According to the embodiment, the throat height is defined by the second shield layer 8 a. The length of the second shield layer 8 a is greater than MR height MR-H, that is, the length of the MR element 5 between the end thereof located in the air bearing surface 30 and the other end. As a result, the areas of the first shield layer 3 and the second shield layer 8 a touching each other are made greater. It is thereby possible to prevent a magnetic flux from saturating in those areas.

The greater the length of the second shield layer 8 a than MR height MR-H, the greater are the areas of the first shield layer 3 and the second shield layer 8 a touching each other. Therefore, if the difference between the length of the second shield layer 8 a and MR height MR-H is small, the effect of preventing saturation of the flux is reduced, and the degree of an improvement in overwrite property is reduced. On the other hand, if the length of the second shield layer 8 a is too great, the yoke length is made greater and the overwrite property is reduced, conversely. Therefore, there is a range of the preferred length of the second shield layer 8 a. To be specific, the length of the second shield layer 8 a is preferably 150 to 600 percent of MR height MR-H, and more preferably 300 to 500 percent, as mentioned above.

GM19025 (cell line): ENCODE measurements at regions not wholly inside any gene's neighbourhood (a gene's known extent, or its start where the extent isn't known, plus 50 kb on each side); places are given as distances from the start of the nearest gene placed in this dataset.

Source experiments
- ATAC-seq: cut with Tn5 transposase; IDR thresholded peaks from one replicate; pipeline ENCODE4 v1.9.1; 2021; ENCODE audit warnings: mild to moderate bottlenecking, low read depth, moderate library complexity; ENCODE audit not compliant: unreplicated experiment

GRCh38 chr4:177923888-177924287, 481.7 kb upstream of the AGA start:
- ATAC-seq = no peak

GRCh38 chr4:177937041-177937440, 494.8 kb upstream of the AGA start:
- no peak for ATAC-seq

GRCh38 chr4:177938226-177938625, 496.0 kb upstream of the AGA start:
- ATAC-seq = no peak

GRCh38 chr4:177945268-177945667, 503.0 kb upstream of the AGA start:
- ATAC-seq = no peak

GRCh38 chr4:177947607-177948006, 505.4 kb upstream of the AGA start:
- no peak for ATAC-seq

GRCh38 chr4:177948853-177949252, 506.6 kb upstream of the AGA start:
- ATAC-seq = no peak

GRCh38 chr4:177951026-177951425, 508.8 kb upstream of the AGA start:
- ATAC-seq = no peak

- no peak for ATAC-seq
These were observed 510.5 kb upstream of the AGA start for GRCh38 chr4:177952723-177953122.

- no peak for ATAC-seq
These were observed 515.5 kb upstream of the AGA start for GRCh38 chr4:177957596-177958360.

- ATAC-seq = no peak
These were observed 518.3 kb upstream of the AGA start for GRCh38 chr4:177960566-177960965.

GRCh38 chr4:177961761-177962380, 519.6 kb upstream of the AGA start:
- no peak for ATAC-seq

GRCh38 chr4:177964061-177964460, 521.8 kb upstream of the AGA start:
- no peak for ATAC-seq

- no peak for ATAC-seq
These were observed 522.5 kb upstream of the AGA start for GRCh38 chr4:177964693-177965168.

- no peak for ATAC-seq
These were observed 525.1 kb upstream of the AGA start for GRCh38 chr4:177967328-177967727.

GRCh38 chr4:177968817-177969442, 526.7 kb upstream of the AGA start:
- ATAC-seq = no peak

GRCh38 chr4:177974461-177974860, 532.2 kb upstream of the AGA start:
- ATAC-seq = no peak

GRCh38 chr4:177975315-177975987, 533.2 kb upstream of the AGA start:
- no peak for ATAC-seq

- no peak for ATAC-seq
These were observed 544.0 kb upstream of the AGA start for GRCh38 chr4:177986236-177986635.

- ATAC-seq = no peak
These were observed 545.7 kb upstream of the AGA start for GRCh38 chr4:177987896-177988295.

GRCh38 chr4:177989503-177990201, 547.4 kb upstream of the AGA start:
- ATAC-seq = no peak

According to the embodiment as thus described, it is possible to control the recording track width with accuracy and to prevent a magnetic flux from saturating halfway through the magnetic path even if the recording track width is reduced.